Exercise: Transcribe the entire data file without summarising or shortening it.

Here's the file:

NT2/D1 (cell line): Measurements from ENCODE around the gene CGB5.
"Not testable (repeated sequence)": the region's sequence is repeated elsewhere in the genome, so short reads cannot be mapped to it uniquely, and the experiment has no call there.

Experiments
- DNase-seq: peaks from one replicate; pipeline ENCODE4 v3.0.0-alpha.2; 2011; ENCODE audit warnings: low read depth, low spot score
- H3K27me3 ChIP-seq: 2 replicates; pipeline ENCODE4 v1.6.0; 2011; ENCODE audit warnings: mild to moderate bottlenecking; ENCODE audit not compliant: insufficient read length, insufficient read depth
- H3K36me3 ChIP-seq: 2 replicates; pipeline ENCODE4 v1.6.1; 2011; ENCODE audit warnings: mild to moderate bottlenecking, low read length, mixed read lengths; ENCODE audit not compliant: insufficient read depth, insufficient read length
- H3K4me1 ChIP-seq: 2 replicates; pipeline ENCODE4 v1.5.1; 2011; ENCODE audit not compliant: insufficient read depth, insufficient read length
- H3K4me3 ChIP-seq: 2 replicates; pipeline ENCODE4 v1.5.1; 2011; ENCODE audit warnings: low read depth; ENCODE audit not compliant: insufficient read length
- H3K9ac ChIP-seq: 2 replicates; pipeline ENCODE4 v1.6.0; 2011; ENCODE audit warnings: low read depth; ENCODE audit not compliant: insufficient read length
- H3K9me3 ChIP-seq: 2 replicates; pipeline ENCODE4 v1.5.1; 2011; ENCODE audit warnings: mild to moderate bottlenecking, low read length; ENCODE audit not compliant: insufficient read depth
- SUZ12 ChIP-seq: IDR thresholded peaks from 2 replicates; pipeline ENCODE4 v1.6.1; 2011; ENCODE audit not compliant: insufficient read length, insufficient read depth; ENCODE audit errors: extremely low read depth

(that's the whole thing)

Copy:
NT2/D1 (cell line): Measurements from ENCODE around the gene CGB5.
"Not testable (repeated sequence)": the region's sequence is repeated elsewhere in the genome, so short reads cannot be mapped to it uniquely, and the experiment has no call there.

Experiments
- DNase-seq: peaks from one replicate; pipeline ENCODE4 v3.0.0-alpha.2; 2011; ENCODE audit warnings: low read depth, low spot score
- H3K27me3 ChIP-seq: 2 replicates; pipeline ENCODE4 v1.6.0; 2011; ENCODE audit warnings: mild to moderate bottlenecking; ENCODE audit not compliant: insufficient read length, insufficient read depth
- H3K36me3 ChIP-seq: 2 replicates; pipeline ENCODE4 v1.6.1; 2011; ENCODE audit warnings: mild to moderate bottlenecking, low read length, mixed read lengths; ENCODE audit not compliant: insufficient read depth, insufficient read length
- H3K4me1 ChIP-seq: 2 replicates; pipeline ENCODE4 v1.5.1; 2011; ENCODE audit not compliant: insufficient read depth, insufficient read length
- H3K4me3 ChIP-seq: 2 replicates; pipeline ENCODE4 v1.5.1; 2011; ENCODE audit warnings: low read depth; ENCODE audit not compliant: insufficient read length
- H3K9ac ChIP-seq: 2 replicates; pipeline ENCODE4 v1.6.0; 2011; ENCODE audit warnings: low read depth; ENCODE audit not compliant: insufficient read length
- H3K9me3 ChIP-seq: 2 replicates; pipeline ENCODE4 v1.5.1; 2011; ENCODE audit warnings: mild to moderate bottlenecking, low read length; ENCODE audit not compliant: insufficient read depth
- SUZ12 ChIP-seq: IDR thresholded peaks from 2 replicates; pipeline ENCODE4 v1.6.1; 2011; ENCODE audit not compliant: insufficient read length, insufficient read depth; ENCODE audit errors: extremely low read depth